ST. GEORGE — The first of two public online meetings focusing on the draft environment impact statement for the Northern Corridor transportation project and related federal amendments to the Washington County Habitat Conservation Plan took place Thursday.
Over 90 people joined the online meeting hosted by representatives of the U.S. Bureau of Land Management and Fish and Wildlife Service to learn more about the Northern Corridor and its recently published draft environmental impact study. They also heard about the accompanying amended Washington County Habitat Conservation Plan, or HCP.
In addition to educating the public about the proposed transportation project, the meeting was also held to encourage attendees to submit formal comments during the draft impact statement’s public comment period which concludes Sept. 10.
The two federal agencies are presently analyzing a proposal from the Utah Department of Transportation to construct a four-lane highway north of St. George that may cross portions of the Red Cliffs Desert Reserve and Red Cliffs National Conservation Area, which includes habitat for the federally threatened Mojave desert tortoise.
The current roadway route that is preferred by federal agencies in the impact statement would run from behind the Green Springs communities in Washington City on its eastern side through the tortoise reserve, where it would connect to Red Hills Parkway on the western end. The preferred route is one of six alternatives listed in the draft EIS.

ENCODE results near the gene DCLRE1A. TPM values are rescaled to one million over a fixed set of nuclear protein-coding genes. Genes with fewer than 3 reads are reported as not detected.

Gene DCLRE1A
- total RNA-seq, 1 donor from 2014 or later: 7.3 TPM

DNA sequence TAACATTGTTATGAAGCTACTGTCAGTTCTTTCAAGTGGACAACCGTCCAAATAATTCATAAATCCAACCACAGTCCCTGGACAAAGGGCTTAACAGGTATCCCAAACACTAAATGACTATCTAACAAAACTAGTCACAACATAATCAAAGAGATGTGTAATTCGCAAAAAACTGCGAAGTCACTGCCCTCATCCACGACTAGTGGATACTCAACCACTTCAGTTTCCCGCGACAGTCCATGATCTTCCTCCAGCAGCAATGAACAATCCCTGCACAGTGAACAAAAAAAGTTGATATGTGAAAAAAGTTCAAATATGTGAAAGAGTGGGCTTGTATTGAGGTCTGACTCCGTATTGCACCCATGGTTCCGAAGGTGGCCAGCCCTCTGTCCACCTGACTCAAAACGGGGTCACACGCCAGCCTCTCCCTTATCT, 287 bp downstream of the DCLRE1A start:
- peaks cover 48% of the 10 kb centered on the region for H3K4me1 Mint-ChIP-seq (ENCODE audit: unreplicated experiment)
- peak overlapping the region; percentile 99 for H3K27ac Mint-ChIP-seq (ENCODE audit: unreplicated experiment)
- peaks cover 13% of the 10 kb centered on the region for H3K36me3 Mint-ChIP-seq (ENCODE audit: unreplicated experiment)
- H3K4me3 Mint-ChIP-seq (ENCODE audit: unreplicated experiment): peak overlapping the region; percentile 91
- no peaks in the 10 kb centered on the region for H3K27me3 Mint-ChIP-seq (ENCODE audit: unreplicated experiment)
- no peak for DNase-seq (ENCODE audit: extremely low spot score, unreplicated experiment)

While the environmental impact statement focuses on the proposed roadway, the amended Habitat Conservation Plan would add the proposed “Zone 6” to the Red Cliff Desert Reserve for desert tortoise habitat if the roadway crossing the reserve is approved.
Federal officials also fielded a series of questions, some of which touched on the Turkey Farm Road Fire that has burned nearly 12,000 acres in the Red Cliffs Reserve and National Conservation Area as of Saturday evening and is 60% contained.
Keith Rigtrup, field manager of the BLM’s St. George Field Office, was asked if information learned from the fire could somehow be added to the draft EIS. A similar question asked if the review of the draft EIS shouldn’t be postponed until after studies can be done to determine the impact the fire has had on desert tortoise habitat and how it may be avoided in the future.
“We are all aware of the fire that started a couple of days ago within the reserve and NCA,” Rugtrip said. “That is information we’ll consider as we move forward with the draft – that information wasn’t in there. What was in there is that this area has burned over several times in the past and that information was included in the draft EIS. So we’ll look at that information as we move forward to the final EIS – to update and evaluate our analysis as we move forward.”
Laura Romin, the acting FWS field supervisor for the Utah Ecological Service Office, added they are “tracking the fire closely” and are also leaning on information on fires had within the desert reserve in previous years that was incorporated into the draft EIS.
The last time there were major fires within the reserve was 2005 and 2006, which is estimated to have destroyed 25% of the desert habitat within the reserve at the time and is estimated to have decimated the reserve’s tortoise population by 50%.
Since then, local, state and federal agencies have worked together to create a wildfire management plan that was added to the pending amended Washington County Habitat Conservation Plan.